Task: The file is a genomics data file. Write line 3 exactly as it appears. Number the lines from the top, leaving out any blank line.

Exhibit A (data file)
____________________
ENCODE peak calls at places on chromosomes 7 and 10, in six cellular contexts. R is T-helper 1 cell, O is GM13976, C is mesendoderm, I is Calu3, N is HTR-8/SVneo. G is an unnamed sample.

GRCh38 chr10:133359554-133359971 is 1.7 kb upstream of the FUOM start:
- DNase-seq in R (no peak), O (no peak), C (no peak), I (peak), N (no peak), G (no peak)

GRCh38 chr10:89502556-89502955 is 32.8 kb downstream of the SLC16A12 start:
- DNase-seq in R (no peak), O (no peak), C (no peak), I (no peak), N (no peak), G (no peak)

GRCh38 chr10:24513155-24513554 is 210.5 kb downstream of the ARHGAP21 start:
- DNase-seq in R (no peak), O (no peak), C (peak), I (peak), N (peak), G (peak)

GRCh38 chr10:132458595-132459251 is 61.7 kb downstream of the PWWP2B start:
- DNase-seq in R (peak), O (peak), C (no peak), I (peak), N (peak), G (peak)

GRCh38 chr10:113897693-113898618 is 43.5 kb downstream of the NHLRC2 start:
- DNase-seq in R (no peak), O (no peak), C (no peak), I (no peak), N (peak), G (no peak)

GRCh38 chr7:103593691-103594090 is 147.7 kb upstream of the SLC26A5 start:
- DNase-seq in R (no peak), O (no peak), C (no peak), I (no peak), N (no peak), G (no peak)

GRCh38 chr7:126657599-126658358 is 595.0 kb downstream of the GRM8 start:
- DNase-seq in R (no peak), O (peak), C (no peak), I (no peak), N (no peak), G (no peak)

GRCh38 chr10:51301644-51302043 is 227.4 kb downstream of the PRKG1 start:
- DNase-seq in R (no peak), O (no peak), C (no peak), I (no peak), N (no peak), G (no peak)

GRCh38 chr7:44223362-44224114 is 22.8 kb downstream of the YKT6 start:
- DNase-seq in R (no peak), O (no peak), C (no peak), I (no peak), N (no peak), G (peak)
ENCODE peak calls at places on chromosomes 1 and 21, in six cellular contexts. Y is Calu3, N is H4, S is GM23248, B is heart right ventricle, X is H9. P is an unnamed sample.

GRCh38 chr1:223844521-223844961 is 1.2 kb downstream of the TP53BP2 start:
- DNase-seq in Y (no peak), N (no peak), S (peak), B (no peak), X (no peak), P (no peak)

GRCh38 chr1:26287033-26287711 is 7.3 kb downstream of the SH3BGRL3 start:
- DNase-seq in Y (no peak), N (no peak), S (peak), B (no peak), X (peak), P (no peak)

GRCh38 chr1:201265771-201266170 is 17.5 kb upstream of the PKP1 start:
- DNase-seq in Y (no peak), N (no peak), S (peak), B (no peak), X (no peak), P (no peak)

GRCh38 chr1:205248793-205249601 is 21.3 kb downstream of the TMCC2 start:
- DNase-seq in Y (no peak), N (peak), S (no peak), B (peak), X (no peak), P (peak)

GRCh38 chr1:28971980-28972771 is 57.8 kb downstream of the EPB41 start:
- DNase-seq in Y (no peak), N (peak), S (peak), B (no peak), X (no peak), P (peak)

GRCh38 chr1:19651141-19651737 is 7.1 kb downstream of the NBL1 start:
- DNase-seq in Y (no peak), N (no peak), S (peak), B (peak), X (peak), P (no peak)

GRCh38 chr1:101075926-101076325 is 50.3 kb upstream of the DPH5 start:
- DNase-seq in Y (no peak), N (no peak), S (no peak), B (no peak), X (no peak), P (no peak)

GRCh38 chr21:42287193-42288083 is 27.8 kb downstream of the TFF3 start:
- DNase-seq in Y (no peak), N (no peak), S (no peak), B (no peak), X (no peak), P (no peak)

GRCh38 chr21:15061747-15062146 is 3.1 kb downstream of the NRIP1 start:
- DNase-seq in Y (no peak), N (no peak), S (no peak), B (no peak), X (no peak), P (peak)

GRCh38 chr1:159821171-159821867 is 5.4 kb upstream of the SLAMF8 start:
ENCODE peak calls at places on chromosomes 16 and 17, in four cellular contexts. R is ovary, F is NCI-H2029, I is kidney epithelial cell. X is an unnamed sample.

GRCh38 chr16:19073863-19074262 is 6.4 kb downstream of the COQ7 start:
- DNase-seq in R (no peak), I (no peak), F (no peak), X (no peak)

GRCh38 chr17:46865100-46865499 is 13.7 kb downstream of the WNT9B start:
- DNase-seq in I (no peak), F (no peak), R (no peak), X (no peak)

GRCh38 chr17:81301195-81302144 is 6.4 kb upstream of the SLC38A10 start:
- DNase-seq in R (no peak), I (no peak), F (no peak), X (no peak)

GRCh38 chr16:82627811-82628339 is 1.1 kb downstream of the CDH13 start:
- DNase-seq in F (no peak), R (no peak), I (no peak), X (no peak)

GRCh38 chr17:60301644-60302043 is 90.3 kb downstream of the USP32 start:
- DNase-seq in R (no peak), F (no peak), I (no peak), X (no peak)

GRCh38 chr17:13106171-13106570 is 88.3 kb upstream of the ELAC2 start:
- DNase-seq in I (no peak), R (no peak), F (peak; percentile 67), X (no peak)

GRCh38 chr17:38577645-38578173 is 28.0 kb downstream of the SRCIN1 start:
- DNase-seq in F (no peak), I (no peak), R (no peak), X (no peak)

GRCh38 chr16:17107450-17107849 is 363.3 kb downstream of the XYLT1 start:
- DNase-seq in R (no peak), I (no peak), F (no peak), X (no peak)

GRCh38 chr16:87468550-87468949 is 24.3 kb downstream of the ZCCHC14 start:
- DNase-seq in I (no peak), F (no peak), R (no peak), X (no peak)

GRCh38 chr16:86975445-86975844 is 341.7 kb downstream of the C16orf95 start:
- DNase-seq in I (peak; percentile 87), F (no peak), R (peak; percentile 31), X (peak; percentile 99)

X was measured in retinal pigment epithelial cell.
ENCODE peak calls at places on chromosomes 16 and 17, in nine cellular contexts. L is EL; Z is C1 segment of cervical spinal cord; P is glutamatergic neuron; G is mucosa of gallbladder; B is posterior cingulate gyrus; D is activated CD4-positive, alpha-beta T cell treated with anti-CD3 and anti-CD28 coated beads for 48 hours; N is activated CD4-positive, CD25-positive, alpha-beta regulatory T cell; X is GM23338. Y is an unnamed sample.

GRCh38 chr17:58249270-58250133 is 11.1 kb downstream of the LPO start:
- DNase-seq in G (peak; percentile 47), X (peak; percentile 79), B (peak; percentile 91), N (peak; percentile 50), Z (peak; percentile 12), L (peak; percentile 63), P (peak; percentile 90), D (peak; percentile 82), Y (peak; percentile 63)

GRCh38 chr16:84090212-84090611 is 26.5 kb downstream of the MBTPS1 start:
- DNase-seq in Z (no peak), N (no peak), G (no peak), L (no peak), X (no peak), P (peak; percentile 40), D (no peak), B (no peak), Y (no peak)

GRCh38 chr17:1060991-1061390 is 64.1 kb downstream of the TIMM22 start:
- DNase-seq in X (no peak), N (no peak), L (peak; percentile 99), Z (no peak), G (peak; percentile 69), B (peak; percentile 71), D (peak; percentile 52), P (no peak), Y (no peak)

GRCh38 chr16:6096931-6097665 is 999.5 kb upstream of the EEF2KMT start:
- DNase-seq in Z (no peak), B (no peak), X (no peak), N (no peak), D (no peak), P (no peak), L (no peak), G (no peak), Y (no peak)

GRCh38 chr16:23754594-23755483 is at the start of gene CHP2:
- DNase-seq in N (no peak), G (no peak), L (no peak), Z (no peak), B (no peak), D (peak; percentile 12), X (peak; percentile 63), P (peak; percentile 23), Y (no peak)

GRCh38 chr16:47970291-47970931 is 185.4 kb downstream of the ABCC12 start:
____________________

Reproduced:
- DNase-seq in R (no peak), O (no peak), C (no peak), I (peak), N (no peak), G (no peak)